It’s natural for people to focus on the good when it comes to pregnancy, and the joy a family experiences when a baby is brought into the world, but for some families, the setbacks and heartaches are all too real.

But whether it’s relying on the support of one another or other couples in the support group at St. Fabian, Michael O’Dea says couples struggling with infertility need stay together and stay with it.

“You have to be dedicated to each other; you have to be in it for the long haul,” Michael O’Dea said. “Every day, it’s a miracle with this little one. But there isn’t an owner’s manual for this. It’s all fly-by-the-seat-of-your-pants, and things are going to change a lot. But there is an answer out there. It may not be the first doctor you go see, but the answer is out there.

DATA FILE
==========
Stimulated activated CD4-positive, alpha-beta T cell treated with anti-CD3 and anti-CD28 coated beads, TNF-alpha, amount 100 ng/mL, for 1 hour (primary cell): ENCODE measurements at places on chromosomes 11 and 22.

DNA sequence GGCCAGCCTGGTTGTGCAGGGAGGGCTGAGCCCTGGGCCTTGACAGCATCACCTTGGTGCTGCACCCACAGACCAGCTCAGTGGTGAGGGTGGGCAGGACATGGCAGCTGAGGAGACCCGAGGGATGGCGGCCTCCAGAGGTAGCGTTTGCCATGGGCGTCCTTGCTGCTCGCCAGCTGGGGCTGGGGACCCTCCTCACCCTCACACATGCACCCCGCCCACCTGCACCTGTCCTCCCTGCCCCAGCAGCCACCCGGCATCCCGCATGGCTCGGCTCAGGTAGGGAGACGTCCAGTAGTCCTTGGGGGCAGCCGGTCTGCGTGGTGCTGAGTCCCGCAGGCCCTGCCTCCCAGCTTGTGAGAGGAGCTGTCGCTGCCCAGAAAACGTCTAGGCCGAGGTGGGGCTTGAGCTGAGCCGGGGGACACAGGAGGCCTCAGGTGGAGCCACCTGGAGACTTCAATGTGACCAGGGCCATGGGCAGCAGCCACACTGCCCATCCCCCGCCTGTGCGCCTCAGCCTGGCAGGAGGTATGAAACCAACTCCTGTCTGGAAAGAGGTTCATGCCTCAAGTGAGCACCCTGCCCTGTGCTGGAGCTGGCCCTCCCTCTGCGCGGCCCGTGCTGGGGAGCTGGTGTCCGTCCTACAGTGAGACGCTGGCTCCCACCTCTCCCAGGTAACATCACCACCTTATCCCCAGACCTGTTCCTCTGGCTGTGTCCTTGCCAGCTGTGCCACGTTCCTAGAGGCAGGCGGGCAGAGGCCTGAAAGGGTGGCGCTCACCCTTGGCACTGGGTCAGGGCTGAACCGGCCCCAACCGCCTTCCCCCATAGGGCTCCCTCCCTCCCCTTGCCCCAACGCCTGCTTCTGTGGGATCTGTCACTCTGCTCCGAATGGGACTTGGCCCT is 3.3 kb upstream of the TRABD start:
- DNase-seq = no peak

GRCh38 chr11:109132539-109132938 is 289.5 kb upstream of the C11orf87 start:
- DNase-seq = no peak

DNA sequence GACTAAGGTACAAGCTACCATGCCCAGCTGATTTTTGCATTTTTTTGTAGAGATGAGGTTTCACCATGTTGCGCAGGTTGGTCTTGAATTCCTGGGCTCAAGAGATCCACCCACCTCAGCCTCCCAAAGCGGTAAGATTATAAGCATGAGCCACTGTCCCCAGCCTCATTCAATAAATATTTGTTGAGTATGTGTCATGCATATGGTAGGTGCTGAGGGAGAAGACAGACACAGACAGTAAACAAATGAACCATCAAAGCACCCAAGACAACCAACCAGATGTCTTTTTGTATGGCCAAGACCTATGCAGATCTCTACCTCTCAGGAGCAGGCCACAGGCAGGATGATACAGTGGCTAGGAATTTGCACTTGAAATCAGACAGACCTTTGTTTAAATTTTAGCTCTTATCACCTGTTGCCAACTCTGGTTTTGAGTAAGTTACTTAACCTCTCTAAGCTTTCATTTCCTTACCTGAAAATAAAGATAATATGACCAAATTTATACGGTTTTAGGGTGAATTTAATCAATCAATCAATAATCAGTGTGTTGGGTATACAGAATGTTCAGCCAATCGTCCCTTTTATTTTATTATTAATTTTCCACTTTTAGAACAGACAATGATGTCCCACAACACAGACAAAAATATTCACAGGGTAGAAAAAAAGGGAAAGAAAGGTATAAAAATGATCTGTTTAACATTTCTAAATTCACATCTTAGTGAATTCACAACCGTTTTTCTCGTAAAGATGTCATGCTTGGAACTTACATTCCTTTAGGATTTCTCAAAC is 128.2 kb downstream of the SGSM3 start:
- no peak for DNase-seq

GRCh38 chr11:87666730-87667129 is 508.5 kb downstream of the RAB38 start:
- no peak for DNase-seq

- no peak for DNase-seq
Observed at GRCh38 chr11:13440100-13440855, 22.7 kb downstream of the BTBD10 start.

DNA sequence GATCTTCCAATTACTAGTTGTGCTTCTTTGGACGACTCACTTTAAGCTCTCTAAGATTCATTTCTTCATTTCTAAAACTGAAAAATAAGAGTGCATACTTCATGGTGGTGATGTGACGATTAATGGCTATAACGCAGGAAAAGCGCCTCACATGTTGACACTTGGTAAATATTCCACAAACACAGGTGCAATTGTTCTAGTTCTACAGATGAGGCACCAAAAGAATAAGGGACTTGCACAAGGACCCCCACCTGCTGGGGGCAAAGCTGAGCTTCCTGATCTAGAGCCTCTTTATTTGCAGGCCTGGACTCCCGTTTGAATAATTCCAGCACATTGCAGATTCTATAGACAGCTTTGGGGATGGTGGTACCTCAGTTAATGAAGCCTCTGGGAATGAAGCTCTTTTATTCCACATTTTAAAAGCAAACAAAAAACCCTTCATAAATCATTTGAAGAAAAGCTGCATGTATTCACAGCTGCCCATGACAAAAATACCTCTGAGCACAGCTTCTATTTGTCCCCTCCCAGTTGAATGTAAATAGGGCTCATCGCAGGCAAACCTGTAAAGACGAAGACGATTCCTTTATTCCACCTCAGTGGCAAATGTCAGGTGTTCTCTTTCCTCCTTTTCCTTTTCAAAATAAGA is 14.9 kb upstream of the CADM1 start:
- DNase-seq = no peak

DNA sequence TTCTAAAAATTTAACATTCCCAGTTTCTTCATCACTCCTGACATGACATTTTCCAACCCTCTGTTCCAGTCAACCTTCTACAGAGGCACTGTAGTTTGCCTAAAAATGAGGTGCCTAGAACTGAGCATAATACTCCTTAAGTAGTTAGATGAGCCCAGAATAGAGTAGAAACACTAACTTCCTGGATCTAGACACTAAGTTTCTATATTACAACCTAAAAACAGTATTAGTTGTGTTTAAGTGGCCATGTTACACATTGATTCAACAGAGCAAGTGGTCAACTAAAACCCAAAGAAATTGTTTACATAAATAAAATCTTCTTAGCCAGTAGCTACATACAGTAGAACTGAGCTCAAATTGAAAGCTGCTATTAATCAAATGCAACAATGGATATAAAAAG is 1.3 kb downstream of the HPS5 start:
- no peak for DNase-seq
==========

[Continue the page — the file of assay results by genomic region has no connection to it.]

“Through it all, it’s been an interesting adventure.”


NFP Awareness Week

Natural Family Planning Awareness Week is July 23-29. For information and resources in the Archdiocese of Detroit, visit www.nfponline.org, call (313) 237-4679 or email [email protected]


Infertility Support Group

A support group for Catholic couples struggling with infertility meets every second Monday of the month at 7 p.m. at St. Fabian Parish, 32200 W. Twelve Mile Road in Farmington Hills. For information, call (248) 553-4610.